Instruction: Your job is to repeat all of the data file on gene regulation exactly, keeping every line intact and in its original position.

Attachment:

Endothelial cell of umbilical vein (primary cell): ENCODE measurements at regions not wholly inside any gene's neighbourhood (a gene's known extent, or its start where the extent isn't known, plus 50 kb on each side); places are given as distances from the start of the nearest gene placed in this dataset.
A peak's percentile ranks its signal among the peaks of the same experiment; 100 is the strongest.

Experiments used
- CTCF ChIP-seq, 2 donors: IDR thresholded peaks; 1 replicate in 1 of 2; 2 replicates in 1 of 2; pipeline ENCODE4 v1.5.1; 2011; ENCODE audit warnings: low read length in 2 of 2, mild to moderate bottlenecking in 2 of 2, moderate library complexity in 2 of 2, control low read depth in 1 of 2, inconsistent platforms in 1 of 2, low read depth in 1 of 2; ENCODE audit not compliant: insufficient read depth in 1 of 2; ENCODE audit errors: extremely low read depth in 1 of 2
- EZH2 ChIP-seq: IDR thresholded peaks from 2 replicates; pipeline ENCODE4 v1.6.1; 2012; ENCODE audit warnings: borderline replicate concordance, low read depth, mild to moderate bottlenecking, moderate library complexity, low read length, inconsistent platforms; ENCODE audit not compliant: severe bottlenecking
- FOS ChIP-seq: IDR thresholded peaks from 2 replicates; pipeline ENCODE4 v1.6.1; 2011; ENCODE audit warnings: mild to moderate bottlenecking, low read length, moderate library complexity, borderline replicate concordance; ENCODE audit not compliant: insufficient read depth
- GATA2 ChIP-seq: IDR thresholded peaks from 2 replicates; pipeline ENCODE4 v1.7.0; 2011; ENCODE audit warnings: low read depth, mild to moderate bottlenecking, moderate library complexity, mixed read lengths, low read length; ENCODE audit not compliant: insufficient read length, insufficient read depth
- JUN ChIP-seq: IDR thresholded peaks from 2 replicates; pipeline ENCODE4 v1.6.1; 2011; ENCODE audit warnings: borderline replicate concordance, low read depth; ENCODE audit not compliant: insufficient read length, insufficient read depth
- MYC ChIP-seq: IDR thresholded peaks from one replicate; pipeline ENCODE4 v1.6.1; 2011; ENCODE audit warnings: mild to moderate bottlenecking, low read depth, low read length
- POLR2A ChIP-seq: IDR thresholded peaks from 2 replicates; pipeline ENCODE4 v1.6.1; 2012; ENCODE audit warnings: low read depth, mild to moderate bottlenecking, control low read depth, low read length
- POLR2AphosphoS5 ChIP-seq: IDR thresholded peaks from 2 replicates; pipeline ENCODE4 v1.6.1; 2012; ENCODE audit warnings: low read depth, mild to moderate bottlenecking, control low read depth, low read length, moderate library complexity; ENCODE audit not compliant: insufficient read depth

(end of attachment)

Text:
Endothelial cell of umbilical vein (primary cell): ENCODE measurements at regions not wholly inside any gene's neighbourhood (a gene's known extent, or its start where the extent isn't known, plus 50 kb on each side); places are given as distances from the start of the nearest gene placed in this dataset.
A peak's percentile ranks its signal among the peaks of the same experiment; 100 is the strongest.

Experiments used
- CTCF ChIP-seq, 2 donors: IDR thresholded peaks; 1 replicate in 1 of 2; 2 replicates in 1 of 2; pipeline ENCODE4 v1.5.1; 2011; ENCODE audit warnings: low read length in 2 of 2, mild to moderate bottlenecking in 2 of 2, moderate library complexity in 2 of 2, control low read depth in 1 of 2, inconsistent platforms in 1 of 2, low read depth in 1 of 2; ENCODE audit not compliant: insufficient read depth in 1 of 2; ENCODE audit errors: extremely low read depth in 1 of 2
- EZH2 ChIP-seq: IDR thresholded peaks from 2 replicates; pipeline ENCODE4 v1.6.1; 2012; ENCODE audit warnings: borderline replicate concordance, low read depth, mild to moderate bottlenecking, moderate library complexity, low read length, inconsistent platforms; ENCODE audit not compliant: severe bottlenecking
- FOS ChIP-seq: IDR thresholded peaks from 2 replicates; pipeline ENCODE4 v1.6.1; 2011; ENCODE audit warnings: mild to moderate bottlenecking, low read length, moderate library complexity, borderline replicate concordance; ENCODE audit not compliant: insufficient read depth
- GATA2 ChIP-seq: IDR thresholded peaks from 2 replicates; pipeline ENCODE4 v1.7.0; 2011; ENCODE audit warnings: low read depth, mild to moderate bottlenecking, moderate library complexity, mixed read lengths, low read length; ENCODE audit not compliant: insufficient read length, insufficient read depth
- JUN ChIP-seq: IDR thresholded peaks from 2 replicates; pipeline ENCODE4 v1.6.1; 2011; ENCODE audit warnings: borderline replicate concordance, low read depth; ENCODE audit not compliant: insufficient read length, insufficient read depth
- MYC ChIP-seq: IDR thresholded peaks from one replicate; pipeline ENCODE4 v1.6.1; 2011; ENCODE audit warnings: mild to moderate bottlenecking, low read depth, low read length
- POLR2A ChIP-seq: IDR thresholded peaks from 2 replicates; pipeline ENCODE4 v1.6.1; 2012; ENCODE audit warnings: low read depth, mild to moderate bottlenecking, control low read depth, low read length
- POLR2AphosphoS5 ChIP-seq: IDR thresholded peaks from 2 replicates; pipeline ENCODE4 v1.6.1; 2012; ENCODE audit warnings: low read depth, mild to moderate bottlenecking, control low read depth, low read length, moderate library complexity; ENCODE audit not compliant: insufficient read depth